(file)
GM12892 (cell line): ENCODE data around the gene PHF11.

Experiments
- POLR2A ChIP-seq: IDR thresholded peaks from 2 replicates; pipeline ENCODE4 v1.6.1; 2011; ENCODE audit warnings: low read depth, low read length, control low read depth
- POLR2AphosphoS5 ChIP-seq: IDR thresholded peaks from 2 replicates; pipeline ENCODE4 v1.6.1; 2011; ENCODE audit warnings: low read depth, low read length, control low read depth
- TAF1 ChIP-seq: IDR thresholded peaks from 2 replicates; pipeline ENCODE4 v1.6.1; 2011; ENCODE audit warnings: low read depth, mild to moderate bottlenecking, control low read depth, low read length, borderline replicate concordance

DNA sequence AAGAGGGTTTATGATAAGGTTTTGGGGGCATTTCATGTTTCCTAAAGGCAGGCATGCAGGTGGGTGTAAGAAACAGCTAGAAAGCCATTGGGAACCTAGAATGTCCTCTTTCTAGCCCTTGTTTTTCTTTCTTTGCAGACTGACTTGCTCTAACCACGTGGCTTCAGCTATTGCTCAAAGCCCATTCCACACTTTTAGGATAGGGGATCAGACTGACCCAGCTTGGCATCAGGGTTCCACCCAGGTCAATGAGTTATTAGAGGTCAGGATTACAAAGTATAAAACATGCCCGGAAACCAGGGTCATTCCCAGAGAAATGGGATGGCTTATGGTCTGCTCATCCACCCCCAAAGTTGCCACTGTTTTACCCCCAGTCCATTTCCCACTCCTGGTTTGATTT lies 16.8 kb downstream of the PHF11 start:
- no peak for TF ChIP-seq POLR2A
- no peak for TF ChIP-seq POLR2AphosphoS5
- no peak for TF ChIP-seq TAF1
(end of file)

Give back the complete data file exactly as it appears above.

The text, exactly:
GM12892 (cell line): ENCODE data around the gene PHF11.

Experiments
- POLR2A ChIP-seq: IDR thresholded peaks from 2 replicates; pipeline ENCODE4 v1.6.1; 2011; ENCODE audit warnings: low read depth, low read length, control low read depth
- POLR2AphosphoS5 ChIP-seq: IDR thresholded peaks from 2 replicates; pipeline ENCODE4 v1.6.1; 2011; ENCODE audit warnings: low read depth, low read length, control low read depth
- TAF1 ChIP-seq: IDR thresholded peaks from 2 replicates; pipeline ENCODE4 v1.6.1; 2011; ENCODE audit warnings: low read depth, mild to moderate bottlenecking, control low read depth, low read length, borderline replicate concordance

DNA sequence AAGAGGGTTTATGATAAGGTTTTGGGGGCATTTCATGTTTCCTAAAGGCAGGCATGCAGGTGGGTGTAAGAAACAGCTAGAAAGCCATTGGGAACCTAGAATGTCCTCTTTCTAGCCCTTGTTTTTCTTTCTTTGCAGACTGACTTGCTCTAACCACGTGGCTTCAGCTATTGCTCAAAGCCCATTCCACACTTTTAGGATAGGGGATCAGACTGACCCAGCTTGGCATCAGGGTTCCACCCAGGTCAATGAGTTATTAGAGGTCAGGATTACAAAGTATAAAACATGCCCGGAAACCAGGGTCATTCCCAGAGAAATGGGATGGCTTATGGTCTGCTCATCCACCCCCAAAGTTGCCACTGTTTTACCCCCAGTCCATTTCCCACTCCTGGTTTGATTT lies 16.8 kb downstream of the PHF11 start:
- no peak for TF ChIP-seq POLR2A
- no peak for TF ChIP-seq POLR2AphosphoS5
- no peak for TF ChIP-seq TAF1